ONE of Scotland’s most popular attractions is to undergo a makeover as visitor numbers continue to rise, writes Kirsteen Paterson.

Kelvingrove Art Gallery and Museum in Glasgow welcomes more than 1.1 million people every year, making it the city’s top draw and one of the most-seen sights in Scotland.

Yesterday, museum managers Glasgow Life launched a £10,000 fundraising drive to finance an overhaul of the popular Life Gallery, home to the attraction’s collection of natural history specimens and items from world cultures.

Independent charity Friends of Glasgow Museums has already given around £50,000 to the two-year project, which is scheduled to begin in October.

The scheme will be the first significant development of the Life Gallery since the west end museum reopened in July 2006, and will see a host of new specimens from the Glasgow Museums collection added to displays.

They include a leopard donated to the city by the now-defunct Glasgow Zoo, lemurs from Madagascar and the Australian duck-billed platypus.

A public consultation in Spring 2014 has informed the displays, object selection and design.

Research highlighted that visitors wanted more information about the exhibits, including where in the world the animals come from, their diet, lifespan and other ecological information.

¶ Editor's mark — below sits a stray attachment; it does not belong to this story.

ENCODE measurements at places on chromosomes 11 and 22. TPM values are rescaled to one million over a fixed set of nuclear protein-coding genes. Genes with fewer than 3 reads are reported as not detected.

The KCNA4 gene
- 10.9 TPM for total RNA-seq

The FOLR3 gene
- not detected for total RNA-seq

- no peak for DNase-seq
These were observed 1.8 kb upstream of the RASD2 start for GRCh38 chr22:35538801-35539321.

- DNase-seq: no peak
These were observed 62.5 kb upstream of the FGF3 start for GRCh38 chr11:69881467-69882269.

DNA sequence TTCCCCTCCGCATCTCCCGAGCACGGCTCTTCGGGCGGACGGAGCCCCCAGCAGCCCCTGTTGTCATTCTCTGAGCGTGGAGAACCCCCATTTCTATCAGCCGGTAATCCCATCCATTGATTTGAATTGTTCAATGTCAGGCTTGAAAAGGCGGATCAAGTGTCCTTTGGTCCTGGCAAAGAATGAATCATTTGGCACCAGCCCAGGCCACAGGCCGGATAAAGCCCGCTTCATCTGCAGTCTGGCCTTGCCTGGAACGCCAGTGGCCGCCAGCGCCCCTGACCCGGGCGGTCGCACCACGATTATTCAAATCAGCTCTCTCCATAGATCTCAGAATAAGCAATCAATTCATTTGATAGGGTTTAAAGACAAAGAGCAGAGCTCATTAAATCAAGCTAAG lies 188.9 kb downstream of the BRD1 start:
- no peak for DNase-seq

The Life Gallery is amongst the most popular parts of the museum for children and families and yesterday teenage nature blogger and author Jake McGowan-Lowe, pictured, inspected the bone of an extinct New Zealand bird the moa at the site.

The 13-year-old said: “I’ve visited Kelvingrove many times, it’s a real favourite. My family brought me here several times when I was young and I’m certain marvelling at the natural history collection helped spark my interest in bones. ”

The fundraising campaign was launched as new figures reveal the number of tourists visiting Glasgow rose 37 per cent last year, bringing the overall tourism spend to £687 million.

Meanwhile, the Great Britain Tourism Survey reveals domestic visitors made more than 2.1 million trips to Glasgow last year.